COGNITIVE FUNCTION IS DECREASED BY EXHAUSTIVE EXERCISE
Rickard, A., Bolton, L., King, J., & Burns, S. (2013). Correlation of acute aerobic exercise and short term visual memory. Medicine & Science in Sports & Exercise, 45(5), Supplement abstract number 2377.
This study determined the effects of an acute bout of aerobic exercise on short-term visual memory in university students (M = 8; F = 2). Ss exercised aerobically three times a week for at least 30 minutes each session. The first memory test was a baseline pre-test. The other two memory tests were after bouts of exercise (moderate and exhaustive). The Borg scale was used to measure perceived exertion. The rating of perceived exertion during moderate exercise was between 13 (moderate) and 15 (hard). The rating of perceived exertion of exhaustive exercise was between 17 (very hard) and 19 (extremely hard). Exercise was completed on Monark cycle ergometers. The memory tests consisted of 10 shapes on a slide show. Ss recorded what they remembered in order directly after finishing the slide show.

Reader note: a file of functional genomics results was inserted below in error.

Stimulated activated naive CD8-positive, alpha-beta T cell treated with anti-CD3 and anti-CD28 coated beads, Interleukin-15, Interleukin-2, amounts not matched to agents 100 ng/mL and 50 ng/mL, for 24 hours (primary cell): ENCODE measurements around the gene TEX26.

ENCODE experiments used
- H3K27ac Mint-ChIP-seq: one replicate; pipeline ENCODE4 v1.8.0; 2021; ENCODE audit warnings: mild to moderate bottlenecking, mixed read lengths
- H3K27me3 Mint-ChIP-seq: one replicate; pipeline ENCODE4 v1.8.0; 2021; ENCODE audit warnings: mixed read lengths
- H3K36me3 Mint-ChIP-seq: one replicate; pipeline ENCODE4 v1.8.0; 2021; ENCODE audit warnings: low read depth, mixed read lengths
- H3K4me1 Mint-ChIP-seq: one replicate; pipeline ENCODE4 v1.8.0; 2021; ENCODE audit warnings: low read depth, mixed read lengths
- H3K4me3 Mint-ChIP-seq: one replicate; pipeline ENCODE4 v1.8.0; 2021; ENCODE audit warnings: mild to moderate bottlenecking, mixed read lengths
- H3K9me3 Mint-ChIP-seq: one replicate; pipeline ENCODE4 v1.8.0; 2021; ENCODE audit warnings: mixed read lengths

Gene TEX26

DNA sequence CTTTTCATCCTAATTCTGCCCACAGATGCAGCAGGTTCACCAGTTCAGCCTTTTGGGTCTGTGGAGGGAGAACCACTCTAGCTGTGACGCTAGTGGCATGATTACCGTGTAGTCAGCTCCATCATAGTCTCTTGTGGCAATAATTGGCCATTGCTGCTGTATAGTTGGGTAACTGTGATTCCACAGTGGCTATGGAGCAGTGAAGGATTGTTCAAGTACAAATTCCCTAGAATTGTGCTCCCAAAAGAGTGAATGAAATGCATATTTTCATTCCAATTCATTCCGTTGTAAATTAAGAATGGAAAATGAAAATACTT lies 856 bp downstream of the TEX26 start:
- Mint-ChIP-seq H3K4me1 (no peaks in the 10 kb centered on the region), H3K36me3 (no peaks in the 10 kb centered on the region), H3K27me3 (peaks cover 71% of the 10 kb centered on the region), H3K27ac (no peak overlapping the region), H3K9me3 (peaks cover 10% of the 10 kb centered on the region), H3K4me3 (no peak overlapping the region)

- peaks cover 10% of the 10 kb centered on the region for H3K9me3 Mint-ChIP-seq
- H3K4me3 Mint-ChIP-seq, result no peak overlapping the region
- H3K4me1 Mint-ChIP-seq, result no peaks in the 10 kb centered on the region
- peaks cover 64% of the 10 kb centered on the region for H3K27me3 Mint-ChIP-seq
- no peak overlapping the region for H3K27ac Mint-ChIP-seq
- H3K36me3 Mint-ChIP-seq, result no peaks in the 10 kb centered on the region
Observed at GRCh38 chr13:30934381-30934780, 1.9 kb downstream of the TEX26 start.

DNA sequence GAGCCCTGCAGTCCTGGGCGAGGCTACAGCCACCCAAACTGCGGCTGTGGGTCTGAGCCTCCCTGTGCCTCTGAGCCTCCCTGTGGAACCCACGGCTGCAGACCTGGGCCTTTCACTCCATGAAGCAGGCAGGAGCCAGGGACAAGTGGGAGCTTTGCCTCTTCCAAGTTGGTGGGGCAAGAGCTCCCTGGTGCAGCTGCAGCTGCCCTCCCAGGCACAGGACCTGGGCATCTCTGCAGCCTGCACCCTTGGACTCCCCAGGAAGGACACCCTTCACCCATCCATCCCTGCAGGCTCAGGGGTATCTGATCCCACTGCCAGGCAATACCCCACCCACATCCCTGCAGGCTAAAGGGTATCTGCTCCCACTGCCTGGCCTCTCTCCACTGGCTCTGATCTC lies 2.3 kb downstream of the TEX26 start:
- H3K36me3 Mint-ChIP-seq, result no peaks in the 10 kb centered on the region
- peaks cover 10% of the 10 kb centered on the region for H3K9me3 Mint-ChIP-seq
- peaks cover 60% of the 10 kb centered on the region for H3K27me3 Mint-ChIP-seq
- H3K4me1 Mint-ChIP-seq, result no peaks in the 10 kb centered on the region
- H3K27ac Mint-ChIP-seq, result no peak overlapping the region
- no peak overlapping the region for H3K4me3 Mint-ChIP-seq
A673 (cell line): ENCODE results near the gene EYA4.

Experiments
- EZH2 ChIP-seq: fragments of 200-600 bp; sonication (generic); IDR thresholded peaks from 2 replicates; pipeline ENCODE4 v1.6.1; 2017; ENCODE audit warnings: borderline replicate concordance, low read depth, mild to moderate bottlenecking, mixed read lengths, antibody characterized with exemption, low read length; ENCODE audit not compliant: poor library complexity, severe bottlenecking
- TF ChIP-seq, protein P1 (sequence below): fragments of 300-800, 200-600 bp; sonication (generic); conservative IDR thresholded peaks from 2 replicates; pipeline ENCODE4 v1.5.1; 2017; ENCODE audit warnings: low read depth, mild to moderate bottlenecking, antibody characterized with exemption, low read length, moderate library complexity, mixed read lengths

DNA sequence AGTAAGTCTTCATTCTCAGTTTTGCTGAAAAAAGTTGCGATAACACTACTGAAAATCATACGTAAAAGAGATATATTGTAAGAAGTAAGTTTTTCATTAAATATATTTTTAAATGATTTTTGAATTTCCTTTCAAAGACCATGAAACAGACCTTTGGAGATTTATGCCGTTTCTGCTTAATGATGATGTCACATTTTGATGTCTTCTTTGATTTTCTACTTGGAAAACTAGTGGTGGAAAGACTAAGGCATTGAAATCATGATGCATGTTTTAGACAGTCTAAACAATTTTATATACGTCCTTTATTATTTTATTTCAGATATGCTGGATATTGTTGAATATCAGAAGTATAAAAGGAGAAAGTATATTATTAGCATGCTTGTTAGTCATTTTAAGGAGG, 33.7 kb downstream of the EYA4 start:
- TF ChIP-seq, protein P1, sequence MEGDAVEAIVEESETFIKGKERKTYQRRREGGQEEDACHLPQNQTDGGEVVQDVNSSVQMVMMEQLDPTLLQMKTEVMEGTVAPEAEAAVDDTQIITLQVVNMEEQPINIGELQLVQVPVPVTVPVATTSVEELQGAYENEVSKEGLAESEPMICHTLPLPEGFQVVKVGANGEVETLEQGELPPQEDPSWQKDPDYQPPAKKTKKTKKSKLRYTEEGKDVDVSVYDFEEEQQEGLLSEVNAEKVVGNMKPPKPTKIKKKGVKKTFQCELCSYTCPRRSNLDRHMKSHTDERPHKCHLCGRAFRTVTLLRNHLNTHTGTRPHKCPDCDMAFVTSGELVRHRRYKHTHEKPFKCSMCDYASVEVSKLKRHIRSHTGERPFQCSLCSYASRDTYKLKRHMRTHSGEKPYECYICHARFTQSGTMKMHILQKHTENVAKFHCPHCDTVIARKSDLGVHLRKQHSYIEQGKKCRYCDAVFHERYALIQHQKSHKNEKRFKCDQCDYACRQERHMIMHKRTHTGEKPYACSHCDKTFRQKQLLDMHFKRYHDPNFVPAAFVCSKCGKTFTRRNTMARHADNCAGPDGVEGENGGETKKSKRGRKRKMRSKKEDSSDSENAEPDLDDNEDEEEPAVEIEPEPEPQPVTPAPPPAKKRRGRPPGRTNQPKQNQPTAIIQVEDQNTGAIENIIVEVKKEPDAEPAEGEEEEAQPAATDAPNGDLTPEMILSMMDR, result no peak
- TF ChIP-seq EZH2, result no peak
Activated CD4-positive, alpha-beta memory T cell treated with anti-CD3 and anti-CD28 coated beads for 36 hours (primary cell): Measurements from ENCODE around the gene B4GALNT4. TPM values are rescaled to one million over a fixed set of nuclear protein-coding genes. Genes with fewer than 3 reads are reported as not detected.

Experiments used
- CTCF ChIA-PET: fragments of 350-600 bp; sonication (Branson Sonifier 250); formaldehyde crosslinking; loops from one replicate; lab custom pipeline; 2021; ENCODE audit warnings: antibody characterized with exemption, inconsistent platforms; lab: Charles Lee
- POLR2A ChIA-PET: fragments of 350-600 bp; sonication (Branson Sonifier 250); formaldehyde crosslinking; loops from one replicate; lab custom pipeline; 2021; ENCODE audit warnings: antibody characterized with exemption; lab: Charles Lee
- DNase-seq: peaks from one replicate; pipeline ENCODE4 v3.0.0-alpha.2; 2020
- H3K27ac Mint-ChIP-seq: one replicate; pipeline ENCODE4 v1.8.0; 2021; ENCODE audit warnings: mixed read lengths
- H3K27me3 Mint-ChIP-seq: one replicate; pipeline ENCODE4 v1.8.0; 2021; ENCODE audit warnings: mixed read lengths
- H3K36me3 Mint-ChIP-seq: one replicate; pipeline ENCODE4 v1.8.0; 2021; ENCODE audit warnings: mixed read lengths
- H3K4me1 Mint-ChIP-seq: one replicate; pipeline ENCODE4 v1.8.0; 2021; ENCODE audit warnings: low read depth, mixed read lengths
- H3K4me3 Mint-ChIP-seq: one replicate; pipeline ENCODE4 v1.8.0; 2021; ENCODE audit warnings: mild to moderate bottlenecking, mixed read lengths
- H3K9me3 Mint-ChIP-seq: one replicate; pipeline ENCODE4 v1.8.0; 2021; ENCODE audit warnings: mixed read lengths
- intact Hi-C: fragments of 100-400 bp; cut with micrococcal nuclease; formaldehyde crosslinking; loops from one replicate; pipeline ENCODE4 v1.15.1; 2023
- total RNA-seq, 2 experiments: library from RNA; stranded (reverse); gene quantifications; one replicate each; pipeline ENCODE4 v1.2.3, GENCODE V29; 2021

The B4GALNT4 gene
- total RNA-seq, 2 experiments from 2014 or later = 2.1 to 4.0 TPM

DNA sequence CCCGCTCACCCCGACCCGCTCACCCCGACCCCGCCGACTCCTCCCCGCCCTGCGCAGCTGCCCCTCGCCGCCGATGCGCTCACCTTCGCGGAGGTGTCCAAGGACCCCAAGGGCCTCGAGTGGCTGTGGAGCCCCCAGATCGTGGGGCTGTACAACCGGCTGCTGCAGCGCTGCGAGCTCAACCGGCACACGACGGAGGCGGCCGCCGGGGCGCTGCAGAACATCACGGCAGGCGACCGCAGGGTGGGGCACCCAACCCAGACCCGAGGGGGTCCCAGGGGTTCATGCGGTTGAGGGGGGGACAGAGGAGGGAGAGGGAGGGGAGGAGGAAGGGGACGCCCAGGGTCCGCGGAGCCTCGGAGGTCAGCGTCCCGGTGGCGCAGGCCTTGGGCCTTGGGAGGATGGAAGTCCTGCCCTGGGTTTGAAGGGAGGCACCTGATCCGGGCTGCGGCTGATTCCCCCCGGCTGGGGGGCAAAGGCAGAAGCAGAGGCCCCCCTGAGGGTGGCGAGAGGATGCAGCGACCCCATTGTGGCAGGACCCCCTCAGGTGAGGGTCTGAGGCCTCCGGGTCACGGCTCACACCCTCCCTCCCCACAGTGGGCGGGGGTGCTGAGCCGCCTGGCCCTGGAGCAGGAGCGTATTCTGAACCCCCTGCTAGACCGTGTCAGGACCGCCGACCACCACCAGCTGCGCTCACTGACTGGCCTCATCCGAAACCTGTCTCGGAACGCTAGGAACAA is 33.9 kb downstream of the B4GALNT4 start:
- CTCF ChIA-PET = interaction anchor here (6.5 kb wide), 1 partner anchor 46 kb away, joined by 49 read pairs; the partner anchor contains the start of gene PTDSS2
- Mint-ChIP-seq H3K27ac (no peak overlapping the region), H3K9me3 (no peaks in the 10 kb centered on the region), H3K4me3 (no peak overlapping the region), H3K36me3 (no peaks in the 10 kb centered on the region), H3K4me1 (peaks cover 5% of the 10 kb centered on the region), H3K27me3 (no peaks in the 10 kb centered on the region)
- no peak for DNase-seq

Ss scored higher in the pre-test than on the post-exhaustive exercise test. Post-moderate exercise scores were not significantly different to the pre-test, but were significantly higher than post-exhaustive exercise scores.
Implication. Existing literature that states exhaustive exercise decreases cognitive function was supported by the experiment.
Return to Table of Contents for this issue.